California Deer Hunting Season 2013: Hunting Forecast
While Columbia blacktails are the most abundant deer species in California, the state has five other sub-species of mule deer,...
While Columbia blacktails are the most abundant deer species in California, the state has five other sub-species of mule deer, including Rocky Mountain, California, Inyo, Burro, and Southern muleys. Taken together, the Golden States has 450,000-500,000 deer found throughout all six bio-regions.
Last year the deer harvest picked up a little compared to recent years. Hunters harvested 32,954 animals, including 32,419 bucks and 535 does. The overall statewide hunter success was estimated to be 18.9 percent, the highest it has been since 2008.
This year conditions in California are very dry, and fire season started early. Major wildfires in many areas, including the Humbolt-Toiyabe, San Bernardino and Stanislaus National Forests have necessitated the closure of some public hunting lands.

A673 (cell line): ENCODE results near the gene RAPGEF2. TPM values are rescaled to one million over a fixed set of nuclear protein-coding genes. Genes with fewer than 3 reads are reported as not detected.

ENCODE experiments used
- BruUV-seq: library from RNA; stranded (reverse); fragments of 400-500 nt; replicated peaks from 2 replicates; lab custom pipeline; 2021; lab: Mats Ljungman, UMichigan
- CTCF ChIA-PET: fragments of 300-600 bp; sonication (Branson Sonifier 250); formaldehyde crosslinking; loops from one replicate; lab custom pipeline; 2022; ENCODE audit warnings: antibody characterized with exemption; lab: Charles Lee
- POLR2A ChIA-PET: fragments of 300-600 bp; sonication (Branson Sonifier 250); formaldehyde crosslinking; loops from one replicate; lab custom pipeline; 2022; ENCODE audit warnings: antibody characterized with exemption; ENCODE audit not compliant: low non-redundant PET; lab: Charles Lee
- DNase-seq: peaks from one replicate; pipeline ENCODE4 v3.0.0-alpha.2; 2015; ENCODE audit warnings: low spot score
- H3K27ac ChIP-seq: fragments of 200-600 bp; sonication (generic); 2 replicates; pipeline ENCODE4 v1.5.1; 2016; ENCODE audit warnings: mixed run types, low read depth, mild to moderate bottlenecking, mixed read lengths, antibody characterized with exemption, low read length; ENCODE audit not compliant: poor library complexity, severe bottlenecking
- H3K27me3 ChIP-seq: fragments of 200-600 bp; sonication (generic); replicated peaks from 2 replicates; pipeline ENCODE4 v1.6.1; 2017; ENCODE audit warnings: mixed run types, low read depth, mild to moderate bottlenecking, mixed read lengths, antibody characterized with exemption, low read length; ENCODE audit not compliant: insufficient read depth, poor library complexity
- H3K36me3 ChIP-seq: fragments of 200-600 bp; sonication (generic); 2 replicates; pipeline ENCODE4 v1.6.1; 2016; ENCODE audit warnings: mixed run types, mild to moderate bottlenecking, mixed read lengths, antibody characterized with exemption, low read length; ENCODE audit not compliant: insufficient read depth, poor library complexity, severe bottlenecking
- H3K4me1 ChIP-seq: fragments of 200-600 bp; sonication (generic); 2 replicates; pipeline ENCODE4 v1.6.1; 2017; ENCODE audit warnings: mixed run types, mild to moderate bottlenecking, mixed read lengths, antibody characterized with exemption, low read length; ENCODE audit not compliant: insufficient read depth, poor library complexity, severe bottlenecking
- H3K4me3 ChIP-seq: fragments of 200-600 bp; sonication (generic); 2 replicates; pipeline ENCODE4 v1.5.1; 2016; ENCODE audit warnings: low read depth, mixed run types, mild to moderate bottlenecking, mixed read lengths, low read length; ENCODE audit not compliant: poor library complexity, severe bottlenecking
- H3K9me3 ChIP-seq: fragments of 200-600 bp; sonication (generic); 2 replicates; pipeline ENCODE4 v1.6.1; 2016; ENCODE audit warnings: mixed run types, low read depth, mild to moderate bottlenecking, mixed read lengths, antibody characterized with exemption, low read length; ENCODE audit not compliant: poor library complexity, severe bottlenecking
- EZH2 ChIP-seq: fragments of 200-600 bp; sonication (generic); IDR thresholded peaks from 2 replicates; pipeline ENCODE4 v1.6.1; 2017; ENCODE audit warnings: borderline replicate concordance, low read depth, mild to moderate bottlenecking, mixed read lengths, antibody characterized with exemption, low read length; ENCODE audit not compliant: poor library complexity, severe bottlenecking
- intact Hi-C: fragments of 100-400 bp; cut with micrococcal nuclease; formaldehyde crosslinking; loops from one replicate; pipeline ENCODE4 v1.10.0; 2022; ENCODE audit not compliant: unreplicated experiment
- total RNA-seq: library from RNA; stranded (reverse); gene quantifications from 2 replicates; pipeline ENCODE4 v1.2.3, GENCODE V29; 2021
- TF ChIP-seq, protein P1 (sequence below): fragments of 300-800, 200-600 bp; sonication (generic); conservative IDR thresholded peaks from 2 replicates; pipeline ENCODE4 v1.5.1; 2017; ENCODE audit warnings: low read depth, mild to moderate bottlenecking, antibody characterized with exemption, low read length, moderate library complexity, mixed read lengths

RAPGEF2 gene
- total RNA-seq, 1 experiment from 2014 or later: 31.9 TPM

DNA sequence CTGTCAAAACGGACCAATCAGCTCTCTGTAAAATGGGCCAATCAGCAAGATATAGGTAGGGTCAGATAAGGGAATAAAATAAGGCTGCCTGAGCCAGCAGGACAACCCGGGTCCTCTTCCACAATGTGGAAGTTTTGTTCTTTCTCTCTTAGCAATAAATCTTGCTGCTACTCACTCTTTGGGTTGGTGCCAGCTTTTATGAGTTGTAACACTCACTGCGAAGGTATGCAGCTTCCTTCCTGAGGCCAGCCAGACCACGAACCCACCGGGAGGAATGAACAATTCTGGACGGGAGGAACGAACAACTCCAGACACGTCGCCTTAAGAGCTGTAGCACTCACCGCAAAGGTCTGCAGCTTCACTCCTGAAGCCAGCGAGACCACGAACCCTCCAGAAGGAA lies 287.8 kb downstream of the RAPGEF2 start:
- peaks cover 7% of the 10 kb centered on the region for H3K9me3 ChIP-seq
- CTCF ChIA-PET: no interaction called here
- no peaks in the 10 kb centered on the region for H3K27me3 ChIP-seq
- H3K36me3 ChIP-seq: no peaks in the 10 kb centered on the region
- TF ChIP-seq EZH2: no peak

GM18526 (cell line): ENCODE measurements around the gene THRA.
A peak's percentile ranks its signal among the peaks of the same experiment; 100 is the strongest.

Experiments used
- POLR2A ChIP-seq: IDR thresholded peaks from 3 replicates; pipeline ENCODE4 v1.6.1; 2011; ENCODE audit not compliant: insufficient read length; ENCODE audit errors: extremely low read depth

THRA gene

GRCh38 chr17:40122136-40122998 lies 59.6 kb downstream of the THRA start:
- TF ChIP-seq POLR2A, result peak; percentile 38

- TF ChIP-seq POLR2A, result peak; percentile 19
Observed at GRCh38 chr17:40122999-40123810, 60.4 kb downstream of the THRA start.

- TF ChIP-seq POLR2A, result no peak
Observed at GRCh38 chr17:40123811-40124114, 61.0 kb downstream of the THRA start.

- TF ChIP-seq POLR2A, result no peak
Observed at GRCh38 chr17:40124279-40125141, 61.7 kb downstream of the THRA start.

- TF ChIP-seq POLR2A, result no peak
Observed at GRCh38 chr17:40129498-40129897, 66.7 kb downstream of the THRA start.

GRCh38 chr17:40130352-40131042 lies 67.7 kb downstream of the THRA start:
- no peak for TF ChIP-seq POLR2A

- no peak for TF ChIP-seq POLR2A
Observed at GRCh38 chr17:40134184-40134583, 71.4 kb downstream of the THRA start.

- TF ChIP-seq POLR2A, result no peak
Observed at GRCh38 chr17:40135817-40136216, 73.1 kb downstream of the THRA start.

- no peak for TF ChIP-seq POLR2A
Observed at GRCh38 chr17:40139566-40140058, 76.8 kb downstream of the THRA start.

Despite the severe drought and wildfires, deer hunters can expect decent hunting this fall.
“Deer populations are relatively stable, as are most habitat conditions and areas available to hunt,” said Mary Sommer, an environmental scientist with the California Department of Fish and Wildlife. “Weather conditions during hunting season can make a difference in hunter success, especially in migratory herds.”
For example, early winter storms will cause deer to come together and move toward their winter ranges earlier than expected. Greater deer movement often translates into increased hunter harvest.
The passage of Senate Bill 1221 that prohibits the use of dogs to hunt bears and bobcats has resulted in changes in both the Fish and Game Code and Mammal Hunting Regulations. It is now illegal to use a dog to pursue deer during the archery seasons and when there is not an open deer season. Hunters may only use dogs during the general deer season.
Due to limited tag quotas, drawing an X Zone deer tag gives you your best shot at bagging a buck on public land. Zones to the East of the Sierra Nevada Mountains, from Inyo County to the Oregon border, offer some of the best public land hunting. The B Zones also have a lot to offer hunters, including plenty of public land and lots of deer.